Hey-men-whatsup Hey-men-whatsup - 5 months ago 19
Java Question

Can't autowire Service even after dependency is being managed by Spring container

I've been modifying my class to avoid

new
operator on
StudentService
( let Spring's container manages it) there in my controller. I need
Student student;
field there gets injected with
StudentService
but rather than getting the
student
injected it gets injected with an exception saying :
No qualifying bean of type [com.Student] is defined: expected single matching bean but found 2: studentService,ss


I want this program to print


NAME : bravo


Student :

package com;
public interface Student {
public String getN();
}


StudentService :

package com;
import org.springframework.stereotype.Service;
@Service
public class StudentService implements Student{
String name;
@Override
public String getN() {
return this.name;
}

public void setName(String name) {
this.name = name;
}

}


Controller

package com;

import org.springframework.beans.factory.annotation.Autowired;
import org.springframework.beans.factory.annotation.Qualifier;
import org.springframework.context.ApplicationContext;
import org.springframework.context.support.ClassPathXmlApplicationContext;
import org.springframework.stereotype.Controller;
import org.springframework.web.bind.annotation.RequestMapping;

@Controller
public class TheController {

@Autowired
private ApplicationContext appContext;

@Autowired
Student student;

@RequestMapping("/")
public String aMethod() {

StudentService ss = (StudentService) appContext.getBean("ss");
ss.setName("bravo");

System.out.println("NAME : " + student.getN());
// while "NAME : " + ss.getN() will work, of course
return "";
}
}


dispatcher-servlet

...
<context:component-scan base-package="com" />

...
<bean id="ss" class="com.StudentService" />

...


EDIT : If I do this :

@Service ("st")

public class StudentService implements Student{


and this (in controller)

@Autowired
@Qualifier("st")
Student student; // tipenya interface


no exceptions, but it produces


NAME :null


If I get rid of the
@Service
and load
StudentService
as
<bean class="com.StudentService".. >
and load it manually through application context then it will work.

I mean how is that
@Service
can't be autowired

Answer

Spring knows more than 2 ways to declare "beans" (objects it can use to inject). One is xml:

<bean id="ss" class="com.StudentService" />

This will cause spring to create a bean named "ss" by doing new com.StudentService(...). It should even try to figure out constructor arguments by finding other beans that match. The resulting object is stored in your application context for future use. E.g. when some place requests to get a bean of type StudentService or with one named "ss".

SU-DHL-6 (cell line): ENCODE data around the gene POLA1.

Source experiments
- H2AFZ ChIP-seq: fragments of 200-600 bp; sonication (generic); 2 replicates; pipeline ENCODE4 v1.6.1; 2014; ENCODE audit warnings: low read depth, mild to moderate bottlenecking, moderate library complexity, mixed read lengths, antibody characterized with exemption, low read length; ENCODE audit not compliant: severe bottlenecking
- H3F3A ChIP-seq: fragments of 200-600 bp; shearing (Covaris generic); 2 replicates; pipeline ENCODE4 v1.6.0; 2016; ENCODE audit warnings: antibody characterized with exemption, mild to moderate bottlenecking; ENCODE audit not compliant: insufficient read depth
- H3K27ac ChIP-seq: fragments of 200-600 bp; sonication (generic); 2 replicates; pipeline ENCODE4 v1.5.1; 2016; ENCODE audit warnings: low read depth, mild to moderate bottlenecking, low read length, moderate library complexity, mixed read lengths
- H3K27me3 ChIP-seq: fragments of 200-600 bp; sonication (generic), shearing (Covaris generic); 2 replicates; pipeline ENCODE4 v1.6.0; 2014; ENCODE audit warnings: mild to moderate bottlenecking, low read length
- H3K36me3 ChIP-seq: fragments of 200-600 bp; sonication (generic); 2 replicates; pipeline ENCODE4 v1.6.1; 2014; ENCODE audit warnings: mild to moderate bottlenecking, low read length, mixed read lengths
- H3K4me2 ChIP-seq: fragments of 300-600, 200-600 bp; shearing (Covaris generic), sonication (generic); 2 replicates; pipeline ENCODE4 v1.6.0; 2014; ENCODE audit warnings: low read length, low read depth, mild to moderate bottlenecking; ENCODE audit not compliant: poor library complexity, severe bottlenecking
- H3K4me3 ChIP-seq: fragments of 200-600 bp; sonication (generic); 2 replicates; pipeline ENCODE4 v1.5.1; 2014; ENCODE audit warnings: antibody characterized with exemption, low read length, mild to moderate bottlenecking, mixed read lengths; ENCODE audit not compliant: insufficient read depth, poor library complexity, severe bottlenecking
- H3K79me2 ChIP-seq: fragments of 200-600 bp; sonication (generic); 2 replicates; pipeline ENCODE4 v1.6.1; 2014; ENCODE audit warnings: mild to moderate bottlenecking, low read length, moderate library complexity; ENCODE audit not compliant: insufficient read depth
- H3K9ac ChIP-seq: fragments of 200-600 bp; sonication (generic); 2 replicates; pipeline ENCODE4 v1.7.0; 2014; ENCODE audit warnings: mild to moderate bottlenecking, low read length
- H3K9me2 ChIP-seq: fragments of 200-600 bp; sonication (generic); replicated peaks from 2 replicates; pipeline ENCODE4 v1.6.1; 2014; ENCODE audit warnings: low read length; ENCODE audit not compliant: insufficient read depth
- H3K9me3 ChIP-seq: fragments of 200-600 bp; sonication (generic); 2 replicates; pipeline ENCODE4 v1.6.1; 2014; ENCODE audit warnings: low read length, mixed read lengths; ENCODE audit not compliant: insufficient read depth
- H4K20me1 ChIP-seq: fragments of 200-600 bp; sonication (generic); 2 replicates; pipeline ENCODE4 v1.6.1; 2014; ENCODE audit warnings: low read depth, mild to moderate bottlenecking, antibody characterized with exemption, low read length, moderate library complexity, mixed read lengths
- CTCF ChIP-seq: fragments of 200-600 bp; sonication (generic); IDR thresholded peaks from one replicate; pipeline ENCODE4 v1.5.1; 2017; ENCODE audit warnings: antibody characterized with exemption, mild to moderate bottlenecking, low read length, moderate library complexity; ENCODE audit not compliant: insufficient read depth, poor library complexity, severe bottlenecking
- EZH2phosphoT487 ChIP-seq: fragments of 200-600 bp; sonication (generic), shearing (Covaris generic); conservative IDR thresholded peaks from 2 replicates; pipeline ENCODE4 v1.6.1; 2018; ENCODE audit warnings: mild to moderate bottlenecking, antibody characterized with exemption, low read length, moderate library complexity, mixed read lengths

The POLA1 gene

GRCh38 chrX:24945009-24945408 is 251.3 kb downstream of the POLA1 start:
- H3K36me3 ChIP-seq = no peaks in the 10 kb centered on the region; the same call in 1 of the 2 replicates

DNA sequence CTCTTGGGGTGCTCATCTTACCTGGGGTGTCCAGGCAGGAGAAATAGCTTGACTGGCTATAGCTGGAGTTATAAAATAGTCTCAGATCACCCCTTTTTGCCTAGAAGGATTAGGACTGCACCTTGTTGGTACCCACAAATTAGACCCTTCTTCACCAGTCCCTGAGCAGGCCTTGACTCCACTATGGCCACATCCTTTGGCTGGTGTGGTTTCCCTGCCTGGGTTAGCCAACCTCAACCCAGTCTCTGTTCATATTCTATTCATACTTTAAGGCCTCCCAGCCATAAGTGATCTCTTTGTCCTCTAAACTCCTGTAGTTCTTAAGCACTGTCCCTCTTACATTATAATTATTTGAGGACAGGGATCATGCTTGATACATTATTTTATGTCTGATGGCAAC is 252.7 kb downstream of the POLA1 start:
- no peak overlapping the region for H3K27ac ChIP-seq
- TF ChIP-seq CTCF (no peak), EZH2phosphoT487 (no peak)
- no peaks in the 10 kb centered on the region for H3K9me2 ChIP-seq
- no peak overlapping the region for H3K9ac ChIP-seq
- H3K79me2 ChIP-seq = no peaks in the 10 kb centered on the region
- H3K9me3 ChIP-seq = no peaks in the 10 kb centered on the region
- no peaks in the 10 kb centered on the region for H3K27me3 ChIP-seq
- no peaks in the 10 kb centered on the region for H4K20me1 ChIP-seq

@Service

As well as @Component and some others will cause spring to treat the class this is attached to as bean. The name will be derived from the class name: it's simply lower-cased. It will also new an instance of that type and take care for all dependencies. Both XML and @-annotation configured beans will be available in the application context.

In your case, you tell spring in two different ways to do the same: that you want to have com.StudentService available as bean, once named explicitly "ss" via xml, once implicitly named "studentService" in java.

Now when you request in your controller a bean that matches the type Student like so

@Autowired
Student student; 

it has 2 equally good candidates and can't decide which one to inject. This is your current exception.

To solve the problem, you can either declare only 1 bean (preferably) or you qualify which one you mean by providing the name. For example

@Autowired
@Qualifier("ss")
Student student;

That's almost exactly what you do later with

StudentService ss = (StudentService) appContext.getBean("ss");

When you combine both like

@Autowired
@Qualifier("st")
Student student;

...

StudentService ss = (StudentService) appContext.getBean("ss");
ss.setName("bravo");

System.out.println("NAME : " + student.getN());

What happens is that you now have 2 independent beans / instances of StudentService, which are both "singletons" (wrt their bean-name). You set the name of one, and read the name of the other. The expected result is that the name of the "st" bean is still null.

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